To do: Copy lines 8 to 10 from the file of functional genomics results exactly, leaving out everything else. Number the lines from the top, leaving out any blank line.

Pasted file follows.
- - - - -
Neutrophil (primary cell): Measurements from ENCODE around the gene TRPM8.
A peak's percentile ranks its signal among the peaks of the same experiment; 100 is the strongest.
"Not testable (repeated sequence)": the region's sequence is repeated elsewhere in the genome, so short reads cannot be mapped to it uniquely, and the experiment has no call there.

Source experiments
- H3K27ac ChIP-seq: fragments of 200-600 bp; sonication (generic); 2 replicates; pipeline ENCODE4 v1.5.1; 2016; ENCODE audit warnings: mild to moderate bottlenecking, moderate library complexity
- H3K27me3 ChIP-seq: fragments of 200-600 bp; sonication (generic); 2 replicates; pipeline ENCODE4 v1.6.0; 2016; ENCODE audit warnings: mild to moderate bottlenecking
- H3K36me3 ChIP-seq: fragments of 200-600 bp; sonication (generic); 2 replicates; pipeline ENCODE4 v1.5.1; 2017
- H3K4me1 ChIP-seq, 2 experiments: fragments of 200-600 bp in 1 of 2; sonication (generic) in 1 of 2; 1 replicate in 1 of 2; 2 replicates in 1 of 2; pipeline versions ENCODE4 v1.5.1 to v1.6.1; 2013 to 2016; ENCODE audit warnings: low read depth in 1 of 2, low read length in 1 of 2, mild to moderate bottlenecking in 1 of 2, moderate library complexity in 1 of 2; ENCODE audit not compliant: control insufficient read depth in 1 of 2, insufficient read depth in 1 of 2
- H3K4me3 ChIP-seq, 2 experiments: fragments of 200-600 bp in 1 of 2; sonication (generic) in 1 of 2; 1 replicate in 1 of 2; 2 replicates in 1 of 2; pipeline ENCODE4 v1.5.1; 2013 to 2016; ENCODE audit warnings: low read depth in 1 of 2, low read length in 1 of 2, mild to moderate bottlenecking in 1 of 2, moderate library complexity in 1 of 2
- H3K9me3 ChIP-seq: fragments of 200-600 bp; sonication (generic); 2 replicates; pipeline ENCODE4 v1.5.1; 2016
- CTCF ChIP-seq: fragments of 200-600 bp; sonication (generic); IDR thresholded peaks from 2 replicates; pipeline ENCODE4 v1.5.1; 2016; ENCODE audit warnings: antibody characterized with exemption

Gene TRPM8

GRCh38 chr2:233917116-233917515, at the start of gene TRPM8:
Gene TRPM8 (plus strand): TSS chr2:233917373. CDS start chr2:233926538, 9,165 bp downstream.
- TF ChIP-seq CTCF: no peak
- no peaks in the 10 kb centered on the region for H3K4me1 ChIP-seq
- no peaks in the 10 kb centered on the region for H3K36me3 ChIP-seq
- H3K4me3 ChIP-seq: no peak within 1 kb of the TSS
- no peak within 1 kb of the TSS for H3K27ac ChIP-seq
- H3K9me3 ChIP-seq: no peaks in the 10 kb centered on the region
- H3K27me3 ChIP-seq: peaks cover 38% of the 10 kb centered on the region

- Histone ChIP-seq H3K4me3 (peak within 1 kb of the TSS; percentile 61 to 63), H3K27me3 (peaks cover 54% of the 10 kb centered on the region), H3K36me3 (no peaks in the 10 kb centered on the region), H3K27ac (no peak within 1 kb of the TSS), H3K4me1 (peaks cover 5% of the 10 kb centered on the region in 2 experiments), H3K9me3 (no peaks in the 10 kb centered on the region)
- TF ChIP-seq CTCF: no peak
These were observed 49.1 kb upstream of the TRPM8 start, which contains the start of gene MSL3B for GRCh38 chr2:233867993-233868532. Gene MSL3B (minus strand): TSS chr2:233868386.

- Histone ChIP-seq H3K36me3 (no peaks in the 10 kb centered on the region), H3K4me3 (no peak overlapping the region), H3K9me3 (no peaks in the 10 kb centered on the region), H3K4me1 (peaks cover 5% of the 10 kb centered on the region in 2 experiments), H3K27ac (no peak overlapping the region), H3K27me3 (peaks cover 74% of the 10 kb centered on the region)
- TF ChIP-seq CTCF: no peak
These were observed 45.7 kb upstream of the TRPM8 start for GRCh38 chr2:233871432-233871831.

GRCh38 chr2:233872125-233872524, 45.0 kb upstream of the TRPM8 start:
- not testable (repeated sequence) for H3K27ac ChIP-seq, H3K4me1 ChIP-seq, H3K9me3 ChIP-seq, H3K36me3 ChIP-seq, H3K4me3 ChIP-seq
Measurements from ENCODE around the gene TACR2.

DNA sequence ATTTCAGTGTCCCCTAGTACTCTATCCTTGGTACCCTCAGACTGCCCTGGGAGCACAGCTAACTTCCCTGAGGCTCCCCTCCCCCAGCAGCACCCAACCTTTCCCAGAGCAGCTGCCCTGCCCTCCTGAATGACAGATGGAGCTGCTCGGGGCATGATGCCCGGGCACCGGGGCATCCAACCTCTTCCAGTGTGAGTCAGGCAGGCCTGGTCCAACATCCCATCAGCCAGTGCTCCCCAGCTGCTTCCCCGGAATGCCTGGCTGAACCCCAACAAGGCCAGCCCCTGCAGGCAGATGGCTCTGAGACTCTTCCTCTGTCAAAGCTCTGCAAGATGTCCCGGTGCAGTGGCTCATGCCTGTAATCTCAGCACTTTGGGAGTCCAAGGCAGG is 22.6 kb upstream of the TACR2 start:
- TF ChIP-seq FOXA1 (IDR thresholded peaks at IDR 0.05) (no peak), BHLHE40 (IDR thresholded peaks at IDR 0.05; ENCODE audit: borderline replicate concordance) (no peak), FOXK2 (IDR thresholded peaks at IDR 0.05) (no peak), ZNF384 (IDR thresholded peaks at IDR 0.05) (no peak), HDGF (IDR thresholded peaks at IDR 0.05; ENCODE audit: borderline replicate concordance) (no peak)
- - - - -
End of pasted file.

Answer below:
- H3K4me1 ChIP-seq, 2 experiments: fragments of 200-600 bp in 1 of 2; sonication (generic) in 1 of 2; 1 replicate in 1 of 2; 2 replicates in 1 of 2; pipeline versions ENCODE4 v1.5.1 to v1.6.1; 2013 to 2016; ENCODE audit warnings: low read depth in 1 of 2, low read length in 1 of 2, mild to moderate bottlenecking in 1 of 2, moderate library complexity in 1 of 2; ENCODE audit not compliant: control insufficient read depth in 1 of 2, insufficient read depth in 1 of 2
- H3K4me3 ChIP-seq, 2 experiments: fragments of 200-600 bp in 1 of 2; sonication (generic) in 1 of 2; 1 replicate in 1 of 2; 2 replicates in 1 of 2; pipeline ENCODE4 v1.5.1; 2013 to 2016; ENCODE audit warnings: low read depth in 1 of 2, low read length in 1 of 2, mild to moderate bottlenecking in 1 of 2, moderate library complexity in 1 of 2
- H3K9me3 ChIP-seq: fragments of 200-600 bp; sonication (generic); 2 replicates; pipeline ENCODE4 v1.5.1; 2016